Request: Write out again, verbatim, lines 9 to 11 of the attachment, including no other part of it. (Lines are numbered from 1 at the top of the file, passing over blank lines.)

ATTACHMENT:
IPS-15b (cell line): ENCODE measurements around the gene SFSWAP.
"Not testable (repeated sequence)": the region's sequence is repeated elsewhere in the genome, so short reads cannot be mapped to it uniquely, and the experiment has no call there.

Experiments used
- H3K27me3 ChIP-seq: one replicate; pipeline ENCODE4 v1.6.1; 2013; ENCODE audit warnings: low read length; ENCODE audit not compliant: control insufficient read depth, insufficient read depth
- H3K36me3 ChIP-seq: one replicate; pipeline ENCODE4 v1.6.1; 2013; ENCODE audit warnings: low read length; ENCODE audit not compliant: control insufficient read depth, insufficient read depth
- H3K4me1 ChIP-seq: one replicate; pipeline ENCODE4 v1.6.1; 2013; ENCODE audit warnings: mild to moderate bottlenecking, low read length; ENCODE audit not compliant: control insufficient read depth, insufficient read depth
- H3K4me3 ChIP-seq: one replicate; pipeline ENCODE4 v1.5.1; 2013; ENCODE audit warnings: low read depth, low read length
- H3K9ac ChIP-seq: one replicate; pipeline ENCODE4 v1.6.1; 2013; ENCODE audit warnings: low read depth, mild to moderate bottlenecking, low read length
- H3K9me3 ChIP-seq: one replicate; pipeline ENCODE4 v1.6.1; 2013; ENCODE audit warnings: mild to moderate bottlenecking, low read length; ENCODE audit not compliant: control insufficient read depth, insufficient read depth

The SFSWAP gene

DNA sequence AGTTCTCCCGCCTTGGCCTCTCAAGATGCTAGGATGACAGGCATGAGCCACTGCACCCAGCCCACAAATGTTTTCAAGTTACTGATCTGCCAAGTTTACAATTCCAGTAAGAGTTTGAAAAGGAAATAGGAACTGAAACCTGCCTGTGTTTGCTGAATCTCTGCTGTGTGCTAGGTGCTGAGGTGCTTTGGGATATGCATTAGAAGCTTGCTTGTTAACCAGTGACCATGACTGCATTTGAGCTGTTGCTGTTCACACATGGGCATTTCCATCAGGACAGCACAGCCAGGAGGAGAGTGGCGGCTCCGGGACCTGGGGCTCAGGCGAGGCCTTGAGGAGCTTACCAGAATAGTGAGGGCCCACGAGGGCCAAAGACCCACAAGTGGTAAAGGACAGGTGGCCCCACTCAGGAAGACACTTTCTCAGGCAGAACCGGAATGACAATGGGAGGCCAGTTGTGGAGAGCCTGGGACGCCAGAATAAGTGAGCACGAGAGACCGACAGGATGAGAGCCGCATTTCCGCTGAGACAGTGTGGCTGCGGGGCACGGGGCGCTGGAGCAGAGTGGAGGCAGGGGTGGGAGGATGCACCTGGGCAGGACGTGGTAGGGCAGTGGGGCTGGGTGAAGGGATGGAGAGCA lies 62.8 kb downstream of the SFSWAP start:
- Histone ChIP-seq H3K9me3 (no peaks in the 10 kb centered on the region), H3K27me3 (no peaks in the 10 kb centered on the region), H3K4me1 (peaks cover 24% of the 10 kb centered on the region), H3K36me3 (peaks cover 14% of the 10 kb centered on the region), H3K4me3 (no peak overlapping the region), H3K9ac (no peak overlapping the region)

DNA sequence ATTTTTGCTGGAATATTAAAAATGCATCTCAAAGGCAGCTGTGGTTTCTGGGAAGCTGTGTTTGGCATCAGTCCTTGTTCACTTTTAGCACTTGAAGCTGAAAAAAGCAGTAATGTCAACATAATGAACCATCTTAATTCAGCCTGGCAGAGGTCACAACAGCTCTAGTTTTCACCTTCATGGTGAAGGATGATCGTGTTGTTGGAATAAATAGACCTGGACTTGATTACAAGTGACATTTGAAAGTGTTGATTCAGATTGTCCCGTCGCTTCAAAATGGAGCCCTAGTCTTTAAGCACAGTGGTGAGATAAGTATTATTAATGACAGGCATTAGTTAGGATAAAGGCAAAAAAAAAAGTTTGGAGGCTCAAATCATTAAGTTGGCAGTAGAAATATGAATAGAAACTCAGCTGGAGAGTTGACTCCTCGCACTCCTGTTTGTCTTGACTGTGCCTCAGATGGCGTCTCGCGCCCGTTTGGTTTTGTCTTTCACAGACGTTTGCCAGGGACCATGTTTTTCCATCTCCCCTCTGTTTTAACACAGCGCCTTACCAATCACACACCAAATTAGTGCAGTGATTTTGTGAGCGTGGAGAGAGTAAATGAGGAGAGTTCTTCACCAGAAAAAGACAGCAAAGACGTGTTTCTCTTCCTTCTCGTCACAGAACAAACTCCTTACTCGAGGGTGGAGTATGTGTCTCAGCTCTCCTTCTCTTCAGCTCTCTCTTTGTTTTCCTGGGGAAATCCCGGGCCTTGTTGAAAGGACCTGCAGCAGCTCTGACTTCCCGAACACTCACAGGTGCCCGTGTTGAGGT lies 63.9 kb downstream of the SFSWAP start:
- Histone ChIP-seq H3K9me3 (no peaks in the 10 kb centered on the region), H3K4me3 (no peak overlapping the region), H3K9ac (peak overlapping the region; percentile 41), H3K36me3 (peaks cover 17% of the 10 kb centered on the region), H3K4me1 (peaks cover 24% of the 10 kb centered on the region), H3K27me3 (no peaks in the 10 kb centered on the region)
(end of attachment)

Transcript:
- H3K9me3 ChIP-seq: one replicate; pipeline ENCODE4 v1.6.1; 2013; ENCODE audit warnings: mild to moderate bottlenecking, low read length; ENCODE audit not compliant: control insufficient read depth, insufficient read depth

The SFSWAP gene

DNA sequence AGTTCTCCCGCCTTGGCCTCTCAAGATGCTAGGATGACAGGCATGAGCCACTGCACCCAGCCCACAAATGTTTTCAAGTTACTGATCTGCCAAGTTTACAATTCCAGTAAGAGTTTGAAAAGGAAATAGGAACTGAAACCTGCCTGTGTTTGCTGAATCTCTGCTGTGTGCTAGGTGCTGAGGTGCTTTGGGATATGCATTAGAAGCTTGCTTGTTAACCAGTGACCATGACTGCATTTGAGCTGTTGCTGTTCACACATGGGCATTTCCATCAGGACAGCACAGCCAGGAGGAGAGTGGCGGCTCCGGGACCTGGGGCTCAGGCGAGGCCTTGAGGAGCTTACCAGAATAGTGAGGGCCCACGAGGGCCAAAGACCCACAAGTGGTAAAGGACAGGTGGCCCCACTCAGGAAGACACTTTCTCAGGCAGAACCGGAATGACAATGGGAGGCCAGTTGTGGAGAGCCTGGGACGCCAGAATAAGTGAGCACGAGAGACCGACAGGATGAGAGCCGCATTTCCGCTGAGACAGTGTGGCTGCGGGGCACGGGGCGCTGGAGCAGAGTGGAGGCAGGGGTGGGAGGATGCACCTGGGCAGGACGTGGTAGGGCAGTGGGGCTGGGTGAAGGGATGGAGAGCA lies 62.8 kb downstream of the SFSWAP start: